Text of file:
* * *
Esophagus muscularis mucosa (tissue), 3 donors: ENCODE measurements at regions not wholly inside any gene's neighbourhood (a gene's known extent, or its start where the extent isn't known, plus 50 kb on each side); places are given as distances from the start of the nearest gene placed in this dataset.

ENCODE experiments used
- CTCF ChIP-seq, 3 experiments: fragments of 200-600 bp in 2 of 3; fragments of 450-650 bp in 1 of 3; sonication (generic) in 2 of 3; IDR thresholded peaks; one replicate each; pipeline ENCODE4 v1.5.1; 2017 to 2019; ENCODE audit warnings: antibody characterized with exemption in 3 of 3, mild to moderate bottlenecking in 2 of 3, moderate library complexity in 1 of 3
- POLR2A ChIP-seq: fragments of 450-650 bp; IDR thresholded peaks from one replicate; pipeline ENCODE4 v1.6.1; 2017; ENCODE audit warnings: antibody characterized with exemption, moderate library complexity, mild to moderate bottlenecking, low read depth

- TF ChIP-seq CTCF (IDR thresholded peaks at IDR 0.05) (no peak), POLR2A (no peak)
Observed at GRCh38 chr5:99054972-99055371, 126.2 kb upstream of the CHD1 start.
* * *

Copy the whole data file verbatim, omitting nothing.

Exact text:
Esophagus muscularis mucosa (tissue), 3 donors: ENCODE measurements at regions not wholly inside any gene's neighbourhood (a gene's known extent, or its start where the extent isn't known, plus 50 kb on each side); places are given as distances from the start of the nearest gene placed in this dataset.

ENCODE experiments used
- CTCF ChIP-seq, 3 experiments: fragments of 200-600 bp in 2 of 3; fragments of 450-650 bp in 1 of 3; sonication (generic) in 2 of 3; IDR thresholded peaks; one replicate each; pipeline ENCODE4 v1.5.1; 2017 to 2019; ENCODE audit warnings: antibody characterized with exemption in 3 of 3, mild to moderate bottlenecking in 2 of 3, moderate library complexity in 1 of 3
- POLR2A ChIP-seq: fragments of 450-650 bp; IDR thresholded peaks from one replicate; pipeline ENCODE4 v1.6.1; 2017; ENCODE audit warnings: antibody characterized with exemption, moderate library complexity, mild to moderate bottlenecking, low read depth

- TF ChIP-seq CTCF (IDR thresholded peaks at IDR 0.05) (no peak), POLR2A (no peak)
Observed at GRCh38 chr5:99054972-99055371, 126.2 kb upstream of the CHD1 start.